The Attorney General’s Office on Thursday filed notice of its 51st planned subpoena for witnesses and documents to be used in the criminal prosecution of longtime Limestone County Sheriff Mike Blakely, providing a hint of how it intends to present the case.
At the March 9 trial, prosecutors hope to convince a 12-person jury, beyond a reasonable doubt, that 69-year-old Blakely is guilty of 12 felonies and one misdemeanor. The felony counts include five for use of official position for personal gain, two for first-degree theft, two for second-degree theft, two for third-degree theft and one for soliciting a thing of value from a subordinate. The misdemeanor is for fourth-degree theft.
Several people on the subpoena list contacted by The Decatur Daily said they were surprised they were being asked to testify.
Sonny Brasfield, chairman of the Montgomery-based Association of County Commissions of Alabama, said he had no idea why he was included on the list of subpoenas to be issued.
“I don’t know anything about that,” he said. “No one has talked to me about this at all.”
Limestone County Commissioner Jason Black on Thursday said he had not expected to be subpoenaed.
“I have talked to (the prosecution) in the last few months, but they never told me I was going to be subpoenaed,” Black said.
He declined to outline the substance of his conversations with the Attorney General’s Office.
“I don’t think it would be good for the defendant or for the prosecution,” he said. “I just don’t think I need to discuss it, to keep from harming either side.”
The indictment issued by a 15-member Limestone County grand jury Aug. 21 made no mention of gambling, but the subpoenas and pleadings filed by the Attorney General’s Office since the indictment make clear that Blakely’s alleged gambling will be a factor in the trial.
The gambling-related allegations were first raised in court filings after Blakely’s defense lawyers complained of a digital “document dump” by prosecutors, who had turned over to the defense the equivalent of more than 60,000 pages in discovery. Part of the response by Assistant Attorney General Kyle Beckman was that the documents were easy for the defense to analyze because they were divided into folders.
One folder, Beckman wrote, is “the Beau Rivage folder for gambling records that correspond with an August 2016 wire transfer.” Beau Rivage is a casino in Biloxi, Mississippi. The "Beau Rivage Casino" folder provided to Blakely's lawyers has 134 pages, according to the brief.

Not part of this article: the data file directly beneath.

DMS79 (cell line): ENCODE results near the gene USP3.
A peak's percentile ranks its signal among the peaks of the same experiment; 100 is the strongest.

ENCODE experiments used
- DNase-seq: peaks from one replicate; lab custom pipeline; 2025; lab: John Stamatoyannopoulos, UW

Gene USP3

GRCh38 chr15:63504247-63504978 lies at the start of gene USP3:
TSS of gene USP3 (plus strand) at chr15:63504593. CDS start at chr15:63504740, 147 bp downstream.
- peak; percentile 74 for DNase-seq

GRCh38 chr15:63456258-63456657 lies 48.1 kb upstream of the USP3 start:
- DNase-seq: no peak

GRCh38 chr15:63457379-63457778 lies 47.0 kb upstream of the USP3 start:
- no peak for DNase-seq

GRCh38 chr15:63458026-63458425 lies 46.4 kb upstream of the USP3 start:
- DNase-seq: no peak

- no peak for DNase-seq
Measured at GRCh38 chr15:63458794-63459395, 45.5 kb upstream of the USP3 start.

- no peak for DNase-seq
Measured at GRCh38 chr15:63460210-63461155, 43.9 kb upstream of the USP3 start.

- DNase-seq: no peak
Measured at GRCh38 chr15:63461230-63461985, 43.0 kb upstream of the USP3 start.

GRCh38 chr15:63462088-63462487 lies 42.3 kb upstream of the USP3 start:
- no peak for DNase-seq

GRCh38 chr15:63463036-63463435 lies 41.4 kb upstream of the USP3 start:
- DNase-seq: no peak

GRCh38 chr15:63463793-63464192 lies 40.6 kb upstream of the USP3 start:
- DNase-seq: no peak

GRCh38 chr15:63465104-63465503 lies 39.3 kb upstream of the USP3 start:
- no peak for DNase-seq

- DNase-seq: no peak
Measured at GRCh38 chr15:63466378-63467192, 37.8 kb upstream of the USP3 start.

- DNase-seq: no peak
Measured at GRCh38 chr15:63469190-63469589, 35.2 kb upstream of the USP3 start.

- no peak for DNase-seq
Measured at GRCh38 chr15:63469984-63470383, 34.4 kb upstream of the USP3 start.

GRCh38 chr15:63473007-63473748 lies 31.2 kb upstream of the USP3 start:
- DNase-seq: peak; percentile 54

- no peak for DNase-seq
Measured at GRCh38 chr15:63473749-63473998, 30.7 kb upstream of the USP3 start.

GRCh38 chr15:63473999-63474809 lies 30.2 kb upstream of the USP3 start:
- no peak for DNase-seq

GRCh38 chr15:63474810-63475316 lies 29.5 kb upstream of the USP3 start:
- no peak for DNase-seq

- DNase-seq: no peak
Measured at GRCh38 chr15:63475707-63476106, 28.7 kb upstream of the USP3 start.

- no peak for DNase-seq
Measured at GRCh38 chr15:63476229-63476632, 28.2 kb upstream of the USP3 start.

The Beau Rivage documents relate to count 11 of the indictment, a felony charge of soliciting a thing of value from a subordinate. The indictment alleges that a “subordinate or person with whom he directly inspects, regulates, or supervises in his official capacity” wired $1,000 to Blakely on Aug. 17, 2016.
Prosecutors this week requested the clerk of courts to issue a subpoena to Beau Rivage Resorts LLC.
Another folder, according to Beckman’s brief, is “the Palace Station folder for records for hotel and gambling activities that correspond with a December 2015 wire transfer.” Palace Station is a hotel and casino in Las Vegas. The "Palace Casino, Las Vegas" folder includes 18 pages of documents, according to Beckman's brief.
The Palace Station documents relate to count 8 of the indictment, charging the sheriff with use of his official position or office for personal gain. This count alleges a Limestone County Sheriff’s Office employee on Dec. 9, 2015, wired $1,000 to Blakely or an associate.
The prosecutors this week requested a subpoena of Kendra Deno, with no address or employer listed. A woman named Kendra Deno is executive contract administrator of Station Casinos in Las Vegas, which owns and operates Palace Station Casinos.
The wire transfers to both casinos, according to Beckman’s brief, were made through Western Union, which also is the target of a subpoena.
It is unclear from court documents which subordinate or subordinates allegedly wired the casino-related money to Blakely, but numerous Sheriff’s Office employees are being subpoenaed.
Among them are Chief Deputy Fred Sloss, patrol Capt. Guy Simmons and the office manager. The state turned over 44 pages of documents in a folder labeled "Fred Sloss," according to Beckman's brief. The state turned over a thumb drive, according to Beckman's brief, "loaded with six files containing the Microsoft Outlook email accounts for six current or former Limestone County Sheriff’s Office employees, including Defendant Blakely."
Counts 1-3 of the indictment allege Blakely stole specific campaign contributions that were intended for his principal campaign committee, Friends of Mike Blakely.
Count 1 alleges he took a $1,500 contribution issued by the Alabama Realtors Political Action Committee. Among those subpoenaed are Joyce Varnell of Athens-Limestone Association of Realtors, two other Limestone County realtors, and Jeremy Walker, CEO of Montgomery-based Alabama Realtors. Walker did not return a call Thursday afternoon.